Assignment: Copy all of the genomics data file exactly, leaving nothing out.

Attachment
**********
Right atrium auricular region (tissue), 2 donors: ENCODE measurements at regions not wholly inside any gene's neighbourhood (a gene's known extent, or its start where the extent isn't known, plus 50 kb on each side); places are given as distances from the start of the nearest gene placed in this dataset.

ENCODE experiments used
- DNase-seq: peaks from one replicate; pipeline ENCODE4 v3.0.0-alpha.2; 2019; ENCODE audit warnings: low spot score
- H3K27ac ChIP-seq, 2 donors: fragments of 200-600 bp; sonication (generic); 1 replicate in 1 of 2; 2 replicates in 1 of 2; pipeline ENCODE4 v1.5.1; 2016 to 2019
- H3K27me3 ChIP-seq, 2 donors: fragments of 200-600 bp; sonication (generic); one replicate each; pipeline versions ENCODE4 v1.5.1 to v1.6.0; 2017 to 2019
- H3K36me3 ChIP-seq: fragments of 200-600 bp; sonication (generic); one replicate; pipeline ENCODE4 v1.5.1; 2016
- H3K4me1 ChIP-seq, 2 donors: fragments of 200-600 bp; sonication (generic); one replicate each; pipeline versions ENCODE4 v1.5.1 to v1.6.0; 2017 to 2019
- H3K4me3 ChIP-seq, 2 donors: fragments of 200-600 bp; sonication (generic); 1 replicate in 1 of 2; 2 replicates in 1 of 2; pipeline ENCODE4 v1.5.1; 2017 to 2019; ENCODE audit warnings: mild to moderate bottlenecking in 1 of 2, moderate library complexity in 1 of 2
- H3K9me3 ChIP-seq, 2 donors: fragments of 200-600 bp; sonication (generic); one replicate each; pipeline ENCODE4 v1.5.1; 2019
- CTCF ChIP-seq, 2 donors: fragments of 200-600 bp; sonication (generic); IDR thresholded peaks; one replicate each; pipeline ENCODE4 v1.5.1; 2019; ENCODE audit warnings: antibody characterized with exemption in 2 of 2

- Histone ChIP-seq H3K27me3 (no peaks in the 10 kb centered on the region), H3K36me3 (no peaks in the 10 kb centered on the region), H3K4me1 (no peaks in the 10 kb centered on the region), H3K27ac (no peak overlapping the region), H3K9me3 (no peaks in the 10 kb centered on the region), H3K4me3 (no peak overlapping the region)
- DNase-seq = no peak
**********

Right atrium auricular region (tissue), 2 donors: ENCODE measurements at regions not wholly inside any gene's neighbourhood (a gene's known extent, or its start where the extent isn't known, plus 50 kb on each side); places are given as distances from the start of the nearest gene placed in this dataset.

ENCODE experiments used
- DNase-seq: peaks from one replicate; pipeline ENCODE4 v3.0.0-alpha.2; 2019; ENCODE audit warnings: low spot score
- H3K27ac ChIP-seq, 2 donors: fragments of 200-600 bp; sonication (generic); 1 replicate in 1 of 2; 2 replicates in 1 of 2; pipeline ENCODE4 v1.5.1; 2016 to 2019
- H3K27me3 ChIP-seq, 2 donors: fragments of 200-600 bp; sonication (generic); one replicate each; pipeline versions ENCODE4 v1.5.1 to v1.6.0; 2017 to 2019
- H3K36me3 ChIP-seq: fragments of 200-600 bp; sonication (generic); one replicate; pipeline ENCODE4 v1.5.1; 2016
- H3K4me1 ChIP-seq, 2 donors: fragments of 200-600 bp; sonication (generic); one replicate each; pipeline versions ENCODE4 v1.5.1 to v1.6.0; 2017 to 2019
- H3K4me3 ChIP-seq, 2 donors: fragments of 200-600 bp; sonication (generic); 1 replicate in 1 of 2; 2 replicates in 1 of 2; pipeline ENCODE4 v1.5.1; 2017 to 2019; ENCODE audit warnings: mild to moderate bottlenecking in 1 of 2, moderate library complexity in 1 of 2
- H3K9me3 ChIP-seq, 2 donors: fragments of 200-600 bp; sonication (generic); one replicate each; pipeline ENCODE4 v1.5.1; 2019
- CTCF ChIP-seq, 2 donors: fragments of 200-600 bp; sonication (generic); IDR thresholded peaks; one replicate each; pipeline ENCODE4 v1.5.1; 2019; ENCODE audit warnings: antibody characterized with exemption in 2 of 2

- Histone ChIP-seq H3K27me3 (no peaks in the 10 kb centered on the region), H3K36me3 (no peaks in the 10 kb centered on the region), H3K4me1 (no peaks in the 10 kb centered on the region), H3K27ac (no peak overlapping the region), H3K9me3 (no peaks in the 10 kb centered on the region), H3K4me3 (no peak overlapping the region)
- DNase-seq = no peak